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Moral Decay and the Poverty of Conscience in Ethiopia

Moral Decay and the Poverty of Conscience in Ethiopia

Aynalem Sebhatu 02-17-21

With the ascent of Abiy Ahmed to power, arguably for much longer time; political elites, religious leaders, intellectuals and journalists as people and citizens of Ethiopia seem to have lost their way. They are wavering in uncertainty and they are unsure of themselves in their relations to each other and to the country at large. Their optimism and moral motivation have been largely replaced by an entrenched ethnic extremism, political sarcasm, and disillusionment.

The country is now in a political crisis, its economic activity is in slippery slope, its federal regional states are at war with each other—raising the question whether Ethiopia’s political, social, legal, economic, and historical assets are resilient enough to maintain the pillars of unity of the country.  In a country with a complex ethnic diversity, the cement of moral leadership and a matured political leadership with conscience is vital in keeping the country together—and in fact to counteract the disintegration of the country into shattered and warring federal regional states.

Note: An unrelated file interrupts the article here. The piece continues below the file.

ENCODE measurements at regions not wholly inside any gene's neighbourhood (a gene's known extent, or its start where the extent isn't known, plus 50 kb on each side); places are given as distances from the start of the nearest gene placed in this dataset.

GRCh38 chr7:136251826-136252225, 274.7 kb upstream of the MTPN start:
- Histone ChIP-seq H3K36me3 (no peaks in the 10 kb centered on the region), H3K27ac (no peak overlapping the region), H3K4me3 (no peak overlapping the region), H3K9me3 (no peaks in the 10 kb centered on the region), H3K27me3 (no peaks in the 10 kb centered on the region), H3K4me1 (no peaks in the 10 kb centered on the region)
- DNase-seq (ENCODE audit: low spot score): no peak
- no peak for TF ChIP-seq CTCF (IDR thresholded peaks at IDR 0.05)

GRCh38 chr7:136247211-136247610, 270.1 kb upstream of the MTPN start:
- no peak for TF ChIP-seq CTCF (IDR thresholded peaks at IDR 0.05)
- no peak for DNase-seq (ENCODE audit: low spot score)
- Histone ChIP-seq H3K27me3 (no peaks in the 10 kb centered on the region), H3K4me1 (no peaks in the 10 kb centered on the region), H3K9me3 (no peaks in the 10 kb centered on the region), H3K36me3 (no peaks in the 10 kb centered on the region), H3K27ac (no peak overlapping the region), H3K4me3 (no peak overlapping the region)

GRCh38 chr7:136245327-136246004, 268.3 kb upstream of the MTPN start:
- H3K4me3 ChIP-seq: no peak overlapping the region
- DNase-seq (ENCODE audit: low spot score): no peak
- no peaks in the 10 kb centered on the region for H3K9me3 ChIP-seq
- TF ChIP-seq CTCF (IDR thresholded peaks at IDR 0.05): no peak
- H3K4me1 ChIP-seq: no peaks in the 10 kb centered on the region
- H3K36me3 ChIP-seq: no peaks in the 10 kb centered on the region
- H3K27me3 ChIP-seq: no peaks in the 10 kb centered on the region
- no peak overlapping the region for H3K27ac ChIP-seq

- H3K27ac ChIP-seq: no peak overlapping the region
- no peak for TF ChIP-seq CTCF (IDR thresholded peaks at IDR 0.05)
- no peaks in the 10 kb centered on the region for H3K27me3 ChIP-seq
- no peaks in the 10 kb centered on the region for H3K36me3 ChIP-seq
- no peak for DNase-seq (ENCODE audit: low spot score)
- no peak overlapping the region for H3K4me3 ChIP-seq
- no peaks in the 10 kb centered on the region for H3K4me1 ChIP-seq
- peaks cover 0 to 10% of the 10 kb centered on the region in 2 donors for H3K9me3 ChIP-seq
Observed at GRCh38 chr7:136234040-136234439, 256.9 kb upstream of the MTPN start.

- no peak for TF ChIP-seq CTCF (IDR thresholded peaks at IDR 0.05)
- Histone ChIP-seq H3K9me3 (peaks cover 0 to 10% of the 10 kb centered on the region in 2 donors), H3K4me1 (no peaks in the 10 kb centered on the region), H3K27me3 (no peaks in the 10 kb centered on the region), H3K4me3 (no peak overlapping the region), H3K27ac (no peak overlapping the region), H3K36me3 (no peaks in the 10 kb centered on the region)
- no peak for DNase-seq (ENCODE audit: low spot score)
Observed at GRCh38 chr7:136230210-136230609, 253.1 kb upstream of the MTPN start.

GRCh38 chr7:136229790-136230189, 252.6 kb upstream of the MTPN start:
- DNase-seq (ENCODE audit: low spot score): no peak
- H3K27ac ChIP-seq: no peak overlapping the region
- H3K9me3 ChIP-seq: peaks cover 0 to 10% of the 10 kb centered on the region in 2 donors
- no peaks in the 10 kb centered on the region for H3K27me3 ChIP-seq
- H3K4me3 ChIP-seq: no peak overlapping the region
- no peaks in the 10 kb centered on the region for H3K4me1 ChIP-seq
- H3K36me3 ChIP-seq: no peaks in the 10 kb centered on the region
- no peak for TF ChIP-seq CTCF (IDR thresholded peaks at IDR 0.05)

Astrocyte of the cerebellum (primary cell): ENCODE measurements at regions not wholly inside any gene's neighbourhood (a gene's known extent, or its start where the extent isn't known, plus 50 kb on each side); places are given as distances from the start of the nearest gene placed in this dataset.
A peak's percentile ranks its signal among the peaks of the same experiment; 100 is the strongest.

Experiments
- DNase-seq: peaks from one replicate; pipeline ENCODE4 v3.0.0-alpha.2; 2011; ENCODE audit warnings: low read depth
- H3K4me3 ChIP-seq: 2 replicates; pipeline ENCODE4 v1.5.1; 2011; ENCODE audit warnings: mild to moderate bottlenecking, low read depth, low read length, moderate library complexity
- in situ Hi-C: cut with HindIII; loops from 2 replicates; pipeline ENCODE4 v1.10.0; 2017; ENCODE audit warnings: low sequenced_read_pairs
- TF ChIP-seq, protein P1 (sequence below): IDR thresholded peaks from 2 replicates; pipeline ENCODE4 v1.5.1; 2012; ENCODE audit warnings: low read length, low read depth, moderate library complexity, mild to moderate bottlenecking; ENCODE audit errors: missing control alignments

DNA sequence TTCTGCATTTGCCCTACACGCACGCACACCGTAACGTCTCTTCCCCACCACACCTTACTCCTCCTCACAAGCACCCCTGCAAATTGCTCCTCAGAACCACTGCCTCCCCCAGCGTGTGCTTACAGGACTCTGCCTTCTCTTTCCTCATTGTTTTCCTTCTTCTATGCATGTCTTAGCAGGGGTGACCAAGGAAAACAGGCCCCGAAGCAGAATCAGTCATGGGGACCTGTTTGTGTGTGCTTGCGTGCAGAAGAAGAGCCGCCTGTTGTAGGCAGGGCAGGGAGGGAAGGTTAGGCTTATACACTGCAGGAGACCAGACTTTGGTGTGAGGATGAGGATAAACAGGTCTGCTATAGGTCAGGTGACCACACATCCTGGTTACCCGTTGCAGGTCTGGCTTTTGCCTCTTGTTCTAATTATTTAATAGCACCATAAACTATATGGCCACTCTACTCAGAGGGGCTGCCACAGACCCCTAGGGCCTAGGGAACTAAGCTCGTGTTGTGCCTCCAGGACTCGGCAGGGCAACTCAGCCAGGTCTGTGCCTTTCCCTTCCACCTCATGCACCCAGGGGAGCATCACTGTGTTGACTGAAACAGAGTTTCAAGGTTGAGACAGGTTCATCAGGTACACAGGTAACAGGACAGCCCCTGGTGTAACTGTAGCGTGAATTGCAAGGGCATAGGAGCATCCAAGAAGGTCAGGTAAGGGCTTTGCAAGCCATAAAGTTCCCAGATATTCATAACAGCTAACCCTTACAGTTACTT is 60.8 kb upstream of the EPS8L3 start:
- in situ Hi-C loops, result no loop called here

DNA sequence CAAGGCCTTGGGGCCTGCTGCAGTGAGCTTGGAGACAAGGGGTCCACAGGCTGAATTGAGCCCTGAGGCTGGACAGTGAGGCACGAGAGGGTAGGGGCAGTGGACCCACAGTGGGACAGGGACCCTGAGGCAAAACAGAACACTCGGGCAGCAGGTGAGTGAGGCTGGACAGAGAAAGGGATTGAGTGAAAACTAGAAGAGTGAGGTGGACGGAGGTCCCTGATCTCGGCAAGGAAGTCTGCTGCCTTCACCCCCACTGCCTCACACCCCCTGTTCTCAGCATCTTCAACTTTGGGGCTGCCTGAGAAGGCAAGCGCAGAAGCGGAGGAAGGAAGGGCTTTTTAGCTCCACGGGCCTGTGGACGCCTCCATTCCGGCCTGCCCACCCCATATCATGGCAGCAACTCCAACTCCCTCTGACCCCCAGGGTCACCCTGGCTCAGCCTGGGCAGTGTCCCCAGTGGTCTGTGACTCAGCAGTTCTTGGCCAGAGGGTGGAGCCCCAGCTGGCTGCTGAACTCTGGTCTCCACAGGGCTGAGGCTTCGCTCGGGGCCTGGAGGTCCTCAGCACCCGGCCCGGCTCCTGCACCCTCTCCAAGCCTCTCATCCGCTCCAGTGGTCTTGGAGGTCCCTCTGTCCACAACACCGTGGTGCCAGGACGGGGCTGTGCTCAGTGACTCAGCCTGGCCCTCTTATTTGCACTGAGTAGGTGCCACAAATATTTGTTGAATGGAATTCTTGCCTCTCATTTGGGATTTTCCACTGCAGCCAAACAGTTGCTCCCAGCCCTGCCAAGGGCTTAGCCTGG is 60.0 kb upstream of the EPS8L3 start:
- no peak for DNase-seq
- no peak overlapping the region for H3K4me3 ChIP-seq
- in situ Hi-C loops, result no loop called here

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Ethiopians can no longer afford to be silently insensible and ignorant about the pressing wide-spread and deeper crisis the country is sliding into. This may well mean drastic changes in their understanding of their duties and responsibilities as citizens and what citizenship entails. And this in turn may well demand asking uncomfortable questions. What are the real issues behind the engulfing wars in different parts of the country? Does the country need a more tolerant, patient and mature leadership? Does the country need to resolve the conflicts via national political dialogue? What is the point of incarcerating thousands of Ethiopians who happen to have different political ideas than Abiy Ahmed?

As Gumuz, Oromia and Tigray’s problems are the country’s problems, the people of Gumuz, the Oromos and Tigrayans’ conscience ought to be all Ethiopians’ conscience. It is sad to see Ethiopians turning their back on sufferings of the Gumuz, Oromos and Tigrayans. By waiting for a problem to knock on their doors, Ethiopians are enabling the forces of darkness to destroy the country with impunity.

What is not yet adequately realized in the country is that the largest urban areas—especially Addis Ababa pre-eminently—have not taken a leadership role in the act and practice of national conscience.  Addis Ababa is expected not only carry the burden of the country, but also bear the conscience of the country. But to no avail so far. At best, the residents of Addis Ababa are conveniently silent and acting as if the country is chugging along the rails of peace and prosperity, to the delight of Abiy Ahmed. At worst, Addis Ababa’s residents, if not all, are stoking the lies of Abiy Ahmed and thereby enabling him to lead the country to a cliff. If they do not stand up and speak up their conscience soon enough, …well let me leave you with the famous confessional prose (about Nazi Germany) by the German pastor, Martin Niemoller:

“First they came for the socialists, and I did not speak out—
     Because I was not a socialist.